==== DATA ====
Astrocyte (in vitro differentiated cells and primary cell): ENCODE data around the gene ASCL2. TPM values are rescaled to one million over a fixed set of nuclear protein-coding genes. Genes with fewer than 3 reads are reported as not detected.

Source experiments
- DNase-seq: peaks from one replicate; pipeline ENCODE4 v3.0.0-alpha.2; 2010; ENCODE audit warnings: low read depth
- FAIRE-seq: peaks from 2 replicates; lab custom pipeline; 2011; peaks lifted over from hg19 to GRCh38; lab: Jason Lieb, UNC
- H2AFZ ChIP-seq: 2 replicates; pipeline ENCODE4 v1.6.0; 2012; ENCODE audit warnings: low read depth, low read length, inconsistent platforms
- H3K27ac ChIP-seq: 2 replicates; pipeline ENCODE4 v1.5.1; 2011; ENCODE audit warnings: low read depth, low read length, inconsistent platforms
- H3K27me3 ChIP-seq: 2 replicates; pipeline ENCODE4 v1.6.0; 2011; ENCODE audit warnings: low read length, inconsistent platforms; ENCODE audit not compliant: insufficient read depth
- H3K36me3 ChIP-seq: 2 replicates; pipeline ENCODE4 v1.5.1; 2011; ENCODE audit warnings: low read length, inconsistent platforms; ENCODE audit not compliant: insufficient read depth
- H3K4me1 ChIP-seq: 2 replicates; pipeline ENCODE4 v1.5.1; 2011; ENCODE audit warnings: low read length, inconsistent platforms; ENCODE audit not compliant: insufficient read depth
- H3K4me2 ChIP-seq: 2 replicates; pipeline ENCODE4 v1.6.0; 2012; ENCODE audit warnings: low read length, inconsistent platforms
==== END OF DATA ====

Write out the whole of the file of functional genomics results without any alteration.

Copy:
Astrocyte (in vitro differentiated cells and primary cell): ENCODE data around the gene ASCL2. TPM values are rescaled to one million over a fixed set of nuclear protein-coding genes. Genes with fewer than 3 reads are reported as not detected.

Source experiments
- DNase-seq: peaks from one replicate; pipeline ENCODE4 v3.0.0-alpha.2; 2010; ENCODE audit warnings: low read depth
- FAIRE-seq: peaks from 2 replicates; lab custom pipeline; 2011; peaks lifted over from hg19 to GRCh38; lab: Jason Lieb, UNC
- H2AFZ ChIP-seq: 2 replicates; pipeline ENCODE4 v1.6.0; 2012; ENCODE audit warnings: low read depth, low read length, inconsistent platforms
- H3K27ac ChIP-seq: 2 replicates; pipeline ENCODE4 v1.5.1; 2011; ENCODE audit warnings: low read depth, low read length, inconsistent platforms
- H3K27me3 ChIP-seq: 2 replicates; pipeline ENCODE4 v1.6.0; 2011; ENCODE audit warnings: low read length, inconsistent platforms; ENCODE audit not compliant: insufficient read depth
- H3K36me3 ChIP-seq: 2 replicates; pipeline ENCODE4 v1.5.1; 2011; ENCODE audit warnings: low read length, inconsistent platforms; ENCODE audit not compliant: insufficient read depth
- H3K4me1 ChIP-seq: 2 replicates; pipeline ENCODE4 v1.5.1; 2011; ENCODE audit warnings: low read length, inconsistent platforms; ENCODE audit not compliant: insufficient read depth
- H3K4me2 ChIP-seq: 2 replicates; pipeline ENCODE4 v1.6.0; 2012; ENCODE audit warnings: low read length, inconsistent platforms